Thursday, October 16, 2008

The Butler Did it!

Okay, so I've blogged a lot about romance lately and I've been reading stacks of it, but I've recently returned to my first love. I'm a fickle bitch, but for me there is nothing like a good mystery. I had gotten bored and frustrated with the offerings on the market. Nothing did it for me anymore. Cozy? Blah. I don't need another niche mystery about knitting or dog training or herbal gardening with a bit of sleuthing on the side and a safe love interest. Snore. A savage police procedural? A twisted legal thriller? Um, no. Thanks. I work in the justice system. I want escape, not a further dose of my life. Private Detectives? Not so much. So he drinks and has issues with his ex. Whatever.

But then I (insert happy snoopy dance of joy) discovered historical mysteries and it was Calgon, take me away once more. Recent joys have been Tasha Alexander's And Only to Deceive and Deanna Raybourn's Silent in the Grave. Both are excellent debuts set in Victorian England. 19th century Europe? Squee!

Now I'm happily back to writing mysteries (historical of course!) and I've been thinking about the familiar tropes of the genre that rub my kitty fur the wrong way.

1.Dangerous to Know: This is the amateur sleuth who manages to stumble across the dead body of a minor player in the first 30 pages of every novel. Seriously, how many dead bodies can one person find?

2.He had it coming: The victim is EEEEEEEEEEEEVVVVVVVVIIIIIIIILLLLLLLL!!! With capital E and stuff. He's a baddy mcbaddy who evicts little old ladies, kicks puppies and steals candy from kids for kicks. It isn't a question of who had a motive, but of who didn't. Oh, and the one person who doesn't have a motive? That's your killer. Yep. This is especially prevalent in cozies where bad stuff shouldn't really happen to good people.

3. Vee Haf Vayz of Making You Talk: tricking the killer into a public confession or going to retrieve incriminating evidence or moving the body or any other bluff to magically solve the crime. I like to call this the Scooby Doo Method of crimesolving. It seems to work best with overconfident/panicky/stupid criminals. I'd have gotten away with it if it wasn't for you meddling kids!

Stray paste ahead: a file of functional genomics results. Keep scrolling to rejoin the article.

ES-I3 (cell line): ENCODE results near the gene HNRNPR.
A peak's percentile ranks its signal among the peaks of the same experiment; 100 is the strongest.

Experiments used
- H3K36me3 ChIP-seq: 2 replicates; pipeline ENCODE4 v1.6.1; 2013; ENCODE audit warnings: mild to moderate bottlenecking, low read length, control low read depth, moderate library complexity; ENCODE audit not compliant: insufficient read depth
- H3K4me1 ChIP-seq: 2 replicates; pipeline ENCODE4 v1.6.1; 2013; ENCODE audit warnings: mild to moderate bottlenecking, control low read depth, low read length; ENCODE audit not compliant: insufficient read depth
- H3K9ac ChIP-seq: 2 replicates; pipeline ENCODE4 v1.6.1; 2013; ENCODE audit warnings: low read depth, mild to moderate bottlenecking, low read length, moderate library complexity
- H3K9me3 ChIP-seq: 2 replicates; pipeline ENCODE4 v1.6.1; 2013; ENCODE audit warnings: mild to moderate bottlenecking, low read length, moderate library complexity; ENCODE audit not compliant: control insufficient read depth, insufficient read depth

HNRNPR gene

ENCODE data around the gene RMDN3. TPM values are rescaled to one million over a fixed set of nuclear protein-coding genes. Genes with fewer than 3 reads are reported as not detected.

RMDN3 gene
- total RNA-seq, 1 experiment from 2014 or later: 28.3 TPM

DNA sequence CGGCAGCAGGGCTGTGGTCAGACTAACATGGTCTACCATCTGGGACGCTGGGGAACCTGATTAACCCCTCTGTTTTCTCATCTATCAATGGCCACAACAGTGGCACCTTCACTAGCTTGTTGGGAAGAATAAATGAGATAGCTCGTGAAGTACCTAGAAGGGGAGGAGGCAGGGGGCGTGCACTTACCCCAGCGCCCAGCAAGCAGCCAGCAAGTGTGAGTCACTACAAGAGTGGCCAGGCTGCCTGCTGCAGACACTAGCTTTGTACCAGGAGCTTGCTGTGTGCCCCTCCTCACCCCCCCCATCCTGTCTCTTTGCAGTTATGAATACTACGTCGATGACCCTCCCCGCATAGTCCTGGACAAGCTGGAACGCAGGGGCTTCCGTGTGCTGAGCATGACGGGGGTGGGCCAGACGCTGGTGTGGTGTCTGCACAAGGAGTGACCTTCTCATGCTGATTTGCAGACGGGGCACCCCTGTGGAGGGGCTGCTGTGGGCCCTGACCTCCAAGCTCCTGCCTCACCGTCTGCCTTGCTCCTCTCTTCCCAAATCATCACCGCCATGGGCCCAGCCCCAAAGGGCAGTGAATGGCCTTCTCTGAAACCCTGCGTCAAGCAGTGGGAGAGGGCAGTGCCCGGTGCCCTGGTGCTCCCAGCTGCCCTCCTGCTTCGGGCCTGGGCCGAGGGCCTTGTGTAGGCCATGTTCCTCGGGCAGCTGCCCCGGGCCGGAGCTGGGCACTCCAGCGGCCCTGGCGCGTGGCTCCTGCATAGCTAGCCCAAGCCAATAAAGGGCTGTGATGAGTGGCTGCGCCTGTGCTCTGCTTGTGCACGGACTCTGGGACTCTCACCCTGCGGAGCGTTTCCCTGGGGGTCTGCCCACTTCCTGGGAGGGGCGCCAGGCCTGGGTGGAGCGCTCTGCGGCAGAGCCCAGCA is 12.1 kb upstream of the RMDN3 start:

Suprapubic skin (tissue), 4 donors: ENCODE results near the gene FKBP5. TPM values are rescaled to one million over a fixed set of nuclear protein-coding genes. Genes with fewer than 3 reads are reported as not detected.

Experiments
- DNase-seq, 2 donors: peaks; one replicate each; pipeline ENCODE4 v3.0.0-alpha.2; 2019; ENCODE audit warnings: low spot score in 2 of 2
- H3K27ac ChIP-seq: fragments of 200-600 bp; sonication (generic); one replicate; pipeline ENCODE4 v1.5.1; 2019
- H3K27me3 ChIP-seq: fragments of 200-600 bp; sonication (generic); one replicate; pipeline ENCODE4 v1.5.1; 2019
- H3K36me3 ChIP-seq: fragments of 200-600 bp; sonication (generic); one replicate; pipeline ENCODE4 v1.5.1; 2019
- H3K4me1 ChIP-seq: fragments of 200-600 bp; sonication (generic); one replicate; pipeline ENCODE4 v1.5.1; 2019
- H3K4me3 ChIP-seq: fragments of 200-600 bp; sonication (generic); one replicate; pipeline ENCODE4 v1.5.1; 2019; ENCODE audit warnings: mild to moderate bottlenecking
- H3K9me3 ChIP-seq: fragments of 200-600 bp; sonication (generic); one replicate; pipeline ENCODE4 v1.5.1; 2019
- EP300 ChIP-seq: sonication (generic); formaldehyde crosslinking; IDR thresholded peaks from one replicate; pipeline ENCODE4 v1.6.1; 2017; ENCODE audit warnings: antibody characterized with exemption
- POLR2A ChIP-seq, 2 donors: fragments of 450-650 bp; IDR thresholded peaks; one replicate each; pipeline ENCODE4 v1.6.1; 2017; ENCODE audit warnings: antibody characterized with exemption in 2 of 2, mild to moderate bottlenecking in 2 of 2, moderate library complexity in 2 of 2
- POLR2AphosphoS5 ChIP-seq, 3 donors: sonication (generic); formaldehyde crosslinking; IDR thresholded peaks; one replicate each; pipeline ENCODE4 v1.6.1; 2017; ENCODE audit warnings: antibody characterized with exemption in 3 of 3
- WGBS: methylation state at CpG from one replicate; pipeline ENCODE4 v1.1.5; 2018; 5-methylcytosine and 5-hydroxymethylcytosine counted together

4. Keystone Cops: This is an older but a goody. The inneffective/corrupt/stupid police. They are incapable of solving the crime. Good thing the knitting circle's little old ladies are on the job! This is another trope that cozies are especially guilty of. Naturally an inquisitive elementary school teacher is better suited for solving crimes between classes than trained professionals. Bonus points awarded if she receives assistance from cute kids and a dog.

5. Can Johnny Come out and Play? I seriously hate killers who leave playful clues or engage in games with the cops. Poetic messages, children's rhymes, a black rose, hints about the next victim, taunting calls to the detective's unlisted number? Jack the Ripper beat you to it. Been there, done that, have the 19th century T-shirt to prove it. Time for fresh meat.

Okay, that's enough ranting for one day. I feel better now. Much better. Whist and charades anyone?


AC said...

Ha! I've read every single one of those devices, and way too many times.

I'm with you on the historical romances, though. Especially love Deanna Raybourn. I think the third book in her Lady Julia Grey series comes out next year--wahoo!

Marian said...

My pet peeve in mysteries is when the detective knows something we don't, and uses that to smugly solve the case.

"Of course I knew Johnny was guilty. You see, he reminded me of little Billy Atkins in the village where I grew up. Billy had that way of doing drive-bys on his tricycle and gunning people down with his water pistol."

Miss Marple did this a lot, but Dame Agatha was usually careful to supply enough clues that the readers could figure it out even if they hadn't grown up in St Mary Mead.

Mary B said...

AC: I can't wait for the third installment. Not that I'm an addict or anything.

marian: Ooh, Sherlock Holmes was guilty of that one too! There was always a bit of arcane knowlege that only he possessed.

Anonymous said...

Thanks mentioning the historical mysteries by Tasha Alexander and Deanna Raybourne. Sounds like my cuppa tea.

Seeing you ended the post by mentioning Whist- do you play? It's my favorite card game, but the only people I've ever met who play it is my family.